Drive By Lights!
by Catherine Gayle
Ever since I was a very little girl, on Christmas Eve night my mother would load us all up into the car. As we lived in Texas, some years it would be very cold and we’d all have to bundle up in coats and scarves, and it was quite the ordeal. Other years, we would be running the air conditioner in the car.
Whether it was hot or cold didn’t matter. We were off to look at all the holiday lights people used to decorate their houses.
She would drive us slowly up and down the streets, pointing at particularly interesting designs while we all oohed and ahhed. In our town, there was one particular street where each house told the story of one of the 12 Days of Christmas. This was a favorite street for us to visit each year. Other neighborhoods might not have been quite as coordinated in their décor, but were no less extravagant.
When I was in high school, one of the houses in town started being lit up to the point that it was nearly blinding, and the lights were set to music. As much fun as it was to stop by there on Christmas Eve, I was glad we didn’t live on that street. It had to be really annoying.
No matter how old I got, though, that was a tradition my mother always held to. She was still driving us around to look at the lights when I was home from college.
When I grew up and moved away, I found that Christmas didn’t feel like Christmas if I didn’t do the same. I lived in Juneau, Alaska one year, and I worked part-time at the movie theater. On Christmas Eve, after we closed the movie theater down, I loaded some of the teenagers I worked with into my car and drove them through Juneau, looking at the Christmas lights. I’m sure that I’ll do something similar now that I live in North Carolina, too.
Do you decorate the outside of your house for Christmas? Have you ever driven slowly through the decorated neighborhoods to take it all in?
Leave a comment for Catherine and be entered to win a $25 gift card to the book seller of your choice!
Abby Goddard’s life is going along just swimmingly, apart from the disappearance of her life’s love—Wesley Cavendish, a man well above her station. Just before Christmas, Grandmama dies after revealing the identity of Abby’s grandfather. The Duke of Danby, no less. Now the entire family will travel to Yorkshire to confront Danby, hoping to gain a dowry for Abby. But then Wesley reemerges, sparking a hope Abby thought long destroyed.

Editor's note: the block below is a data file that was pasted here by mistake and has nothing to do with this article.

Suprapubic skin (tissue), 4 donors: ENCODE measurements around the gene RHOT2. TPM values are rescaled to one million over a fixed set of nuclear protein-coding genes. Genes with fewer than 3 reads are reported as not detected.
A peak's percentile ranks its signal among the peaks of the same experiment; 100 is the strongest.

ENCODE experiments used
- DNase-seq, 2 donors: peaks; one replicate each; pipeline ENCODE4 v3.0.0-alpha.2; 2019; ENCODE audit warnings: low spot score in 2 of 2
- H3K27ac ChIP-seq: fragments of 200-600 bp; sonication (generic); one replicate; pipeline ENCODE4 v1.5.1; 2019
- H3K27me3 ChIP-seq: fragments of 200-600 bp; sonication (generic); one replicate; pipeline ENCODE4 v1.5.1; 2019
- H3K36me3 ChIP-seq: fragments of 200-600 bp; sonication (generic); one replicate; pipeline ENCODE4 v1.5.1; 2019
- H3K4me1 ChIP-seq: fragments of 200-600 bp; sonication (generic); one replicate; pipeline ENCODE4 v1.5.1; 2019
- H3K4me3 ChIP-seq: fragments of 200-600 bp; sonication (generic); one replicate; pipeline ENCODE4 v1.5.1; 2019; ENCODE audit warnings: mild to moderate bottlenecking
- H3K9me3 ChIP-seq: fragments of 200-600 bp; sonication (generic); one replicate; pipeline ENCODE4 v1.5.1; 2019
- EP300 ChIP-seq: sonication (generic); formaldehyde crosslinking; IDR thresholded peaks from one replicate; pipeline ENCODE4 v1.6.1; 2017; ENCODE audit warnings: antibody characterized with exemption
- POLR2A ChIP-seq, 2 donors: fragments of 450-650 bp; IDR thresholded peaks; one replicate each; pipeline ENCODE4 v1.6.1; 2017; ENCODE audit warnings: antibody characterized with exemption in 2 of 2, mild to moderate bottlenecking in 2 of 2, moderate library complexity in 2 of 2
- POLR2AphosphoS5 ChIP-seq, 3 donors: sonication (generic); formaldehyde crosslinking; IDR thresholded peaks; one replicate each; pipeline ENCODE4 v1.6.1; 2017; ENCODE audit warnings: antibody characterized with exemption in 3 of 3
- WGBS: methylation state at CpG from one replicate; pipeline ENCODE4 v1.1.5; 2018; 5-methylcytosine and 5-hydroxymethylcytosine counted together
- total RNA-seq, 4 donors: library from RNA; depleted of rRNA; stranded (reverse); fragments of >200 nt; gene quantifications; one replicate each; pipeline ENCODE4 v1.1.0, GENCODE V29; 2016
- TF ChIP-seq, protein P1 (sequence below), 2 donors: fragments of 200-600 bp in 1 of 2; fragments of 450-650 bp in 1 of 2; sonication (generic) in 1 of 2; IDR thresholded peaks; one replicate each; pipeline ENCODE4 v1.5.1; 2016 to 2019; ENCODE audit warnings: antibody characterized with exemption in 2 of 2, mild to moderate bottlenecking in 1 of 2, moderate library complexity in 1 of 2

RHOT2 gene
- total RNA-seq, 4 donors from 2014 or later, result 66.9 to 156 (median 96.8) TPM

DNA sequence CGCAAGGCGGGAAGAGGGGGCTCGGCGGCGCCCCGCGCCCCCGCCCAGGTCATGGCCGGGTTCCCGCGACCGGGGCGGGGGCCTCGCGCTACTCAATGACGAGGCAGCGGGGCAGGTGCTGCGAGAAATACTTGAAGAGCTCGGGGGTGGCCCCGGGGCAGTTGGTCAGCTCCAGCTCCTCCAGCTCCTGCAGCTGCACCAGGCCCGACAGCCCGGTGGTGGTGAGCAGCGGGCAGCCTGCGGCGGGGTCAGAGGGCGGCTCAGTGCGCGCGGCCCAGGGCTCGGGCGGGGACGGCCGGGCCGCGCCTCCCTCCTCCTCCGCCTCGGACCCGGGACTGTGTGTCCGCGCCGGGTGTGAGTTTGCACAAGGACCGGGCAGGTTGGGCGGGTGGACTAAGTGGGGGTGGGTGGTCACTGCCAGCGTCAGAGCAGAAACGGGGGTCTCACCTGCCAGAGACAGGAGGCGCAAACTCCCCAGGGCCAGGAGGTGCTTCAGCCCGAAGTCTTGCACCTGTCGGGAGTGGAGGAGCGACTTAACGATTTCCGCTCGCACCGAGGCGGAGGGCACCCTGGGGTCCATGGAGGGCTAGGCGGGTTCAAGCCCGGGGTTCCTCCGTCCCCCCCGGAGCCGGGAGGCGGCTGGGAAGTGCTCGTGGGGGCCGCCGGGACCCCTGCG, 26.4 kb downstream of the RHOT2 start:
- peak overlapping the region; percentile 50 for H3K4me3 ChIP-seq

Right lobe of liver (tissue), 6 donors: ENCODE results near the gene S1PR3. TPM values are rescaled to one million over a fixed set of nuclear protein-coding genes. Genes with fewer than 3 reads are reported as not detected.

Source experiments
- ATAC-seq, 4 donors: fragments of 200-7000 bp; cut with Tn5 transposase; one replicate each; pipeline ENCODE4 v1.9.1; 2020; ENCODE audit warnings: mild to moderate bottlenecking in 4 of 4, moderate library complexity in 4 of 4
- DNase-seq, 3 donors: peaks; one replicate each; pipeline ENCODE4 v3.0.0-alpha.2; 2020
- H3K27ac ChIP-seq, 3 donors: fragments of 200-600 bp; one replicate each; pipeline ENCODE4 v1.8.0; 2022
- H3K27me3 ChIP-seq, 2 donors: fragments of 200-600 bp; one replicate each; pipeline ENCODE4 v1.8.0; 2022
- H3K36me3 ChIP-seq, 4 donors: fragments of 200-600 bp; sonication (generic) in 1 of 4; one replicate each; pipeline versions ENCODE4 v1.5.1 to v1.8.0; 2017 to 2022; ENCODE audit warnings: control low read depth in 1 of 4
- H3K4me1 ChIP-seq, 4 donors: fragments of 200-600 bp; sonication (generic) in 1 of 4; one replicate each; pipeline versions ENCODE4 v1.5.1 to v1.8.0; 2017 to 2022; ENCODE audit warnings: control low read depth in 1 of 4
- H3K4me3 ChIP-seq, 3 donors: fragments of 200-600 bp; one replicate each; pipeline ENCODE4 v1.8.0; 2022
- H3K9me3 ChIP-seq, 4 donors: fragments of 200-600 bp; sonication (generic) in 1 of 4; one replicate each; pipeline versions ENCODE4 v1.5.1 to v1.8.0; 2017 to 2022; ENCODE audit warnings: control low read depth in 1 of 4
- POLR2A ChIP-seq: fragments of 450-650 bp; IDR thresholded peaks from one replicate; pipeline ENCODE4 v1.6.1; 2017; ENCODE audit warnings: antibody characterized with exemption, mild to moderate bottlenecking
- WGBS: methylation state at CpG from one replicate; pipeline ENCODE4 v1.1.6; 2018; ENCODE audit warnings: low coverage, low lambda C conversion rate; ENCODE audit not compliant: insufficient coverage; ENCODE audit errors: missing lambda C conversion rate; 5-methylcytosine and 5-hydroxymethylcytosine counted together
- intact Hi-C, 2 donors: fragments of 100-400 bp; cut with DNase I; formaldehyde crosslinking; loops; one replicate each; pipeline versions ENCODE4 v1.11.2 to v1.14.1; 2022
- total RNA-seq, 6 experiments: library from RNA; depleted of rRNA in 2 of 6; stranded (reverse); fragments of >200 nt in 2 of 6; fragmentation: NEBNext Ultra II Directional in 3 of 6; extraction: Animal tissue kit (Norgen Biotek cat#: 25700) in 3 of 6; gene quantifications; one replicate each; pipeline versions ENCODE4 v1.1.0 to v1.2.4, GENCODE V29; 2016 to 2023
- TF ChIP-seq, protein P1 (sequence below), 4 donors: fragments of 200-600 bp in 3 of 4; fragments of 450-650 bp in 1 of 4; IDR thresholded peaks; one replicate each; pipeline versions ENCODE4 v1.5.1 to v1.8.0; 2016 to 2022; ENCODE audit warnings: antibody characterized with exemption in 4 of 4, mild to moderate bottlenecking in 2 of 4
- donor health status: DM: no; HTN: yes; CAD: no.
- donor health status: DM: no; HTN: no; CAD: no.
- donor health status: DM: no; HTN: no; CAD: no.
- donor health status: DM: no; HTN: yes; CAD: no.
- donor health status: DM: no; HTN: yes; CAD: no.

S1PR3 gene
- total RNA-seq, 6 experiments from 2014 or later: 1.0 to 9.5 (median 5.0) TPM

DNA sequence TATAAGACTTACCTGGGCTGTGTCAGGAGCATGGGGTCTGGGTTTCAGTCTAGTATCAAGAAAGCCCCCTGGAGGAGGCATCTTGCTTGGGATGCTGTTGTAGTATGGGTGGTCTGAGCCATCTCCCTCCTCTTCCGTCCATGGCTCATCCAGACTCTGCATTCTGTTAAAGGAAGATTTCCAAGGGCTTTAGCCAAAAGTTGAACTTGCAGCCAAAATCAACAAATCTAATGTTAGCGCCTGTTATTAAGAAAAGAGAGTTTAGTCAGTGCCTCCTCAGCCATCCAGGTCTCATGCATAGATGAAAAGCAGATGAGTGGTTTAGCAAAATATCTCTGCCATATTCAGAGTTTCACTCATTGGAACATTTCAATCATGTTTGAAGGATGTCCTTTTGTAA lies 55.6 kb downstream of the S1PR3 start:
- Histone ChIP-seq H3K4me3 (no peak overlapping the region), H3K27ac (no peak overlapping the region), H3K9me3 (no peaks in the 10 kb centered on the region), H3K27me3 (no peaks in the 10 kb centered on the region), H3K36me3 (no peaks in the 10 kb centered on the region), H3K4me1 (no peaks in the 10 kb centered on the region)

Shall the prodigal son’s sole inheritance be an unsightly gash? Wesley Cavendish aspires to the political realm, despite his father’s near-murderous opposition…not to mention his opposition to Abby Goddard. But since Father died, will the new Earl of Fordingham rescind Father’s disgraceful allegations? Fordingham thwarts Wesley at every turn, threatening marriage to a prominent Tory family—which precludes Abby—to put an end to Wesley’s Whig involvement…unless Wesley can find a loophole.
I’ve recently released Seven Minutes in Devon, the first book in a new series.
Returning to the disastrous scene for the first time, Emma Hathaway is older, wiser—and ready to move on. With her parents quickly aging, she needs a husband. Alas, she is an awkward, bookish girl with no dowry to recommend her, and she is far from being an Incomparable or an heiress who might rouse a gentleman’s interest. Her hopes of changing the ton’s view of her are dashed upon the arrival of the others involved in that life-altering moment. Aidan Cardiff’s perpetual glares prove he blames Emma for Morgan’s scarred, blind condition. His unfounded hatred alone leaves Emma shaken, but his unbidden advances threaten to thwart her husband-hunt.
Ever since his sister’s failed attempts to take her own life, Aidan Cardiff has been a loathsome, brooding artist. He’s spent three years creating artwork to depict the revenge he’d like to exact against anyone, save himself, who can be blamed for Morgan’s pervasive melancholy. Yet his art has been far from enough to assuage the rage he’s built inside. Morgan is finally ready to live again, but Aidan fears letting her out of his sight—particularly with Emma Hathaway, the chit whose very existence sets his blood to boiling. But is the heat fueling his fire due solely to his anger, or is there something more?